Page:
The mechanism by which microgravity affects bacteria growth remains largely unknown. The most accepted explanation for the sensitivity of bacteria to microgravity is that they respond indirectly to the quiescent fluid environment which surrounds the cell cultured in suspension (Klaus et al., 1997). Such an undisturbed fluidic microenvironment is reached by two gravity-dependent phenomena: (1) sedimentation of the cells and (2) convection of less dense fluid in the vicinity of the cells. Microgravity conditions reduced these two phenomena by six orders of magnitude, creating evenly distributed cell cultures and mixed-density fluids that remain separated. In the absence of convection, the Brownian motion (diffusion) becomes the dominant transport mechanism. Motile organisms have the possibility to counteract the action of microgravity by actively moving within the medium. Reviews in the literature (Benoit & Klaus, 2007) show a strong correlation between motility and the effect of microgravity. In general, microgravity causes an increase in the amount of nonmotile cell in liquid compared with normal gravity. Exceptions to this finding were mainly found with motile bacteria (Salmonella, E. coli, Bacillus, Pseudomonas) or when experiments were conducted on solid agar. Our finding of increased growth rate and yield of biomass of the nonmotile M. luteus in liquid medium is in agreement with the data from the literature.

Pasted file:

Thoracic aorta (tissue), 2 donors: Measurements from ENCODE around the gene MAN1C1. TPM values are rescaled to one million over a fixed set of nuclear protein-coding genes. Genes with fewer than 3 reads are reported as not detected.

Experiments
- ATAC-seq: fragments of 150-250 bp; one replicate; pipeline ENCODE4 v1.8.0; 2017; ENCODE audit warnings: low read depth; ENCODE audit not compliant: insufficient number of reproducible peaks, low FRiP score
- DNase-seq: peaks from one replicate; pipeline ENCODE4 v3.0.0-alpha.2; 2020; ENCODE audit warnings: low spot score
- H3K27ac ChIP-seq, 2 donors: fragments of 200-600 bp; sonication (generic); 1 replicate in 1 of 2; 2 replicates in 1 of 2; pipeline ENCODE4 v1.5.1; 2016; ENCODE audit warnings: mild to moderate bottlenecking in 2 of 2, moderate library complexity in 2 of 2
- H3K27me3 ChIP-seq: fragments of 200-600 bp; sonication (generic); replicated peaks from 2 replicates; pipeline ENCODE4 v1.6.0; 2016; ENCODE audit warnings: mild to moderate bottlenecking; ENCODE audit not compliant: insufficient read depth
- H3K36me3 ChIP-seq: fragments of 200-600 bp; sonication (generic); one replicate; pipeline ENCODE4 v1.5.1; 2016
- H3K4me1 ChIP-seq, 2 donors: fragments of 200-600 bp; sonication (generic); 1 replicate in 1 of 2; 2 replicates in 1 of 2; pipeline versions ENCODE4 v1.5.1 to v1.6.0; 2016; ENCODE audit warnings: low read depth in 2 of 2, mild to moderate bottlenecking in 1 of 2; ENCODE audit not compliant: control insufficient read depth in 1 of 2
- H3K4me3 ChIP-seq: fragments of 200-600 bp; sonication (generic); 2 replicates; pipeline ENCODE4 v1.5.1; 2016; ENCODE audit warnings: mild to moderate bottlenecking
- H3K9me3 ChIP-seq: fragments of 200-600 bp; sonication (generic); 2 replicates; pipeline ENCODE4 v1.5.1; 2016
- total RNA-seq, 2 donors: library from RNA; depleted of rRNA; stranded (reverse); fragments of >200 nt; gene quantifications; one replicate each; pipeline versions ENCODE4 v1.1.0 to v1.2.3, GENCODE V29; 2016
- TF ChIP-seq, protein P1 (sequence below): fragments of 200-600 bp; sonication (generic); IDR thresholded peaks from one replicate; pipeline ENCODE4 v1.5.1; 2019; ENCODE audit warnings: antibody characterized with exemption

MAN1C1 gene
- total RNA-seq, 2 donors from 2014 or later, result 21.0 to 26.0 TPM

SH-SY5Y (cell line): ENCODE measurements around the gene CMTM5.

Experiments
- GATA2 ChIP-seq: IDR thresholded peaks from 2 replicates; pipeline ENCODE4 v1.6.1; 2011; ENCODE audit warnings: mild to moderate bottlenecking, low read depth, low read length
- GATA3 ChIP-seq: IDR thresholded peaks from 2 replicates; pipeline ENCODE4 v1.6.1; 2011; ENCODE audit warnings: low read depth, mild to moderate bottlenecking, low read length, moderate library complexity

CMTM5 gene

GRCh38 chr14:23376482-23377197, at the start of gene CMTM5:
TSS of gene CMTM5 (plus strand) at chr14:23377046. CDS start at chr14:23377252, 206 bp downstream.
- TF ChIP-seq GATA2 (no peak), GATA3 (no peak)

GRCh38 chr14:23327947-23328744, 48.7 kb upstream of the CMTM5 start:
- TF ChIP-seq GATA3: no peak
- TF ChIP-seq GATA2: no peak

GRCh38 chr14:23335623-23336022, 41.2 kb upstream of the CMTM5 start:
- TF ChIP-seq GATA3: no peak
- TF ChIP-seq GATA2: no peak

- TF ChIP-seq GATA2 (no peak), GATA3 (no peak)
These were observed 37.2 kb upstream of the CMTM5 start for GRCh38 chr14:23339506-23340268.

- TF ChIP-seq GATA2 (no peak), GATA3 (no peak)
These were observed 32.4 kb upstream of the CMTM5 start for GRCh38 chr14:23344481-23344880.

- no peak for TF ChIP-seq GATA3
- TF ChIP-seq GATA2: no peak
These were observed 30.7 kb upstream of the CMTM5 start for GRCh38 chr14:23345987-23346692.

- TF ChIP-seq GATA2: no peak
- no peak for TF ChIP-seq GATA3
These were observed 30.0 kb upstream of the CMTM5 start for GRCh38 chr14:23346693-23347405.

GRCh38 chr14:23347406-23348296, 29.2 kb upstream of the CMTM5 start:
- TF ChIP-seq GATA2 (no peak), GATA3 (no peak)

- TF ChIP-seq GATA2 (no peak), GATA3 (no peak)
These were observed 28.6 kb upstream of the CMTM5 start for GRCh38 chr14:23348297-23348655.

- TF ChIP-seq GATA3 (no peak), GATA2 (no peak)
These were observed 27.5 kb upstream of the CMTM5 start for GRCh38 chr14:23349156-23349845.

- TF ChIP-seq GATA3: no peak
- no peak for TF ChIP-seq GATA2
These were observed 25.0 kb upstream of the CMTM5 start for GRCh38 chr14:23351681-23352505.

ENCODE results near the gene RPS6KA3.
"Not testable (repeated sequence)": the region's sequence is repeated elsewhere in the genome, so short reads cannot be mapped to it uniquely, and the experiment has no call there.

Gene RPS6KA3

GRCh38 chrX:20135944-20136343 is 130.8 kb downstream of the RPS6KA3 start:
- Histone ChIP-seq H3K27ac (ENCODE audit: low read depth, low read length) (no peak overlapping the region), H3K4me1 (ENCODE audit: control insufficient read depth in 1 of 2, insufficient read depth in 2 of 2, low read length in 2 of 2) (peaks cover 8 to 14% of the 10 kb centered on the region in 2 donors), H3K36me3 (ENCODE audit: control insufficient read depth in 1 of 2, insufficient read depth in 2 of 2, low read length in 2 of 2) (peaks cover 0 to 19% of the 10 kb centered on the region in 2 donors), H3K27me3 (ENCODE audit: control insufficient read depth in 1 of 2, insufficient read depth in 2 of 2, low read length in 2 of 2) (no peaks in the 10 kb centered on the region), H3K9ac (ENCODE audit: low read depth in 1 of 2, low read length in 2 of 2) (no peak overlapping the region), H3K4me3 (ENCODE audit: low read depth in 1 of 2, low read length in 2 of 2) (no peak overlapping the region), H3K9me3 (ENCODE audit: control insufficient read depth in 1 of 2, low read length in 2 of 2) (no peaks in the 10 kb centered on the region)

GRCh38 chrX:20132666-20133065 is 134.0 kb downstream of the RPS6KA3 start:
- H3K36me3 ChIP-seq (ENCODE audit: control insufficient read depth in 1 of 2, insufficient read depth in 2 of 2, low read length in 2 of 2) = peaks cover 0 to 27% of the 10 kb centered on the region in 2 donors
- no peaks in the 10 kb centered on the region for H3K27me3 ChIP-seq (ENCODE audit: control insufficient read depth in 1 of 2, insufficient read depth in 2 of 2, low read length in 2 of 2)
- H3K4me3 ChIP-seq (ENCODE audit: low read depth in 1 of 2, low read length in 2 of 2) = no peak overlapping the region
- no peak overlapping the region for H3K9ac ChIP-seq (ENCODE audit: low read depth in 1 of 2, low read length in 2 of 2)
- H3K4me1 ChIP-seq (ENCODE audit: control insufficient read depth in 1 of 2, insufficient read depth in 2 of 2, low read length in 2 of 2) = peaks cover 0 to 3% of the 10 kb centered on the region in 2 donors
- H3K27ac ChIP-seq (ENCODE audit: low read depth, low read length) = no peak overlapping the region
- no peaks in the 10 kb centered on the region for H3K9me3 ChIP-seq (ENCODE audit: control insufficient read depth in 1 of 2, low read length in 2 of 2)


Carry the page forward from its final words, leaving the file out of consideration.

Initial cell attachment depends on the surface properties of both substrates and cell. As for most Gram-positive bacteria, the cell wall of M. luteus contains anionic polymers connected by covalent bonds through a linking oligomer with a peptidoglycan, the main structural polymer of cell walls (Naumova & Shashkov, 1997). Anionic polymers account for 10–60% of the weight of the cell wall and can be divided into three groups: teichoic acids, teichuronic acids and other carbohydrate-containing polymers. In this study, it was not possible to draw a clear conclusion about the influence of gravity on the cell wall of M. luteus. The cell walls grown under microgravity seemed to harbour fewer electron acceptors and more electron donors than the cell walls of bacteria grown under normal gravity. This observation could be due to a significant enrichment of anionic polymers in the cell walls of M. luteusT grown under microgravity conditions. A major feature of all anionic polymers is that they give a negative charge to the bacterial surface, which is important for physiological functions. The negative charge allows the cells to spread actively across the environment, take up cations and store them to maintain their cationic homeostasis. Anionic polymers also regulate the activity of autolytic enzymes, which are important for growth and bacterial cell division. Secondary functions of anionic polymers include their involvement in phage reception and immunogenicity (Naumova & Shashkov, 1997).